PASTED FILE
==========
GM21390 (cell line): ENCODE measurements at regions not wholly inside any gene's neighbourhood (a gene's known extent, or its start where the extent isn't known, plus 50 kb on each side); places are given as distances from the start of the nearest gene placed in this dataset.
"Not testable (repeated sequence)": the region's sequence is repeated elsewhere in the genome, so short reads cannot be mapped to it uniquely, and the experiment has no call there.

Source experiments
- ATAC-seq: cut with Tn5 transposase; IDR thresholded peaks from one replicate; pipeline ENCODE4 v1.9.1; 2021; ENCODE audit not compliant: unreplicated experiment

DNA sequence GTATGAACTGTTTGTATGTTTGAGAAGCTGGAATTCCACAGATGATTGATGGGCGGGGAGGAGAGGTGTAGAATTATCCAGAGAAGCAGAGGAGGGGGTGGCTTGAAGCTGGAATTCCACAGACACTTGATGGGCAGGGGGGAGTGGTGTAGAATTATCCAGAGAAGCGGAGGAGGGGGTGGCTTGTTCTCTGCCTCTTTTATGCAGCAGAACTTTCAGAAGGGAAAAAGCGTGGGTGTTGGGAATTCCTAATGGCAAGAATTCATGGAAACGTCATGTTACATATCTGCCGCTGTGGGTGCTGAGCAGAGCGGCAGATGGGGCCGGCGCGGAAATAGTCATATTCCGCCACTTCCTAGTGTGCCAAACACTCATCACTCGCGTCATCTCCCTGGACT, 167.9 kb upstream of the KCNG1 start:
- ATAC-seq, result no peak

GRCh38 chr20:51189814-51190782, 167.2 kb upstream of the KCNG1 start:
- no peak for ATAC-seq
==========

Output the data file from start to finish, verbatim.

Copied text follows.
GM21390 (cell line): ENCODE measurements at regions not wholly inside any gene's neighbourhood (a gene's known extent, or its start where the extent isn't known, plus 50 kb on each side); places are given as distances from the start of the nearest gene placed in this dataset.
"Not testable (repeated sequence)": the region's sequence is repeated elsewhere in the genome, so short reads cannot be mapped to it uniquely, and the experiment has no call there.

Source experiments
- ATAC-seq: cut with Tn5 transposase; IDR thresholded peaks from one replicate; pipeline ENCODE4 v1.9.1; 2021; ENCODE audit not compliant: unreplicated experiment

DNA sequence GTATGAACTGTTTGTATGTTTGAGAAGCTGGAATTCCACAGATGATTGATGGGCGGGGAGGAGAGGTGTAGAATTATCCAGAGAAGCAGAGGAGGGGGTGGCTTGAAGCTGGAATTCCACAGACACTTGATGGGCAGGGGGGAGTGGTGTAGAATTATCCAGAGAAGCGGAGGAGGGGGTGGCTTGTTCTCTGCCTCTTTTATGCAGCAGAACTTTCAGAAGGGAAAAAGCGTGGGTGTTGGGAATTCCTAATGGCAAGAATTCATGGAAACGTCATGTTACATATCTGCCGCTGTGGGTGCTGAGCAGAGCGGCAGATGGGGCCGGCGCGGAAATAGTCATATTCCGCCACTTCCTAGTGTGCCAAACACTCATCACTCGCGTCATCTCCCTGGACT, 167.9 kb upstream of the KCNG1 start:
- ATAC-seq, result no peak

GRCh38 chr20:51189814-51190782, 167.2 kb upstream of the KCNG1 start:
- no peak for ATAC-seq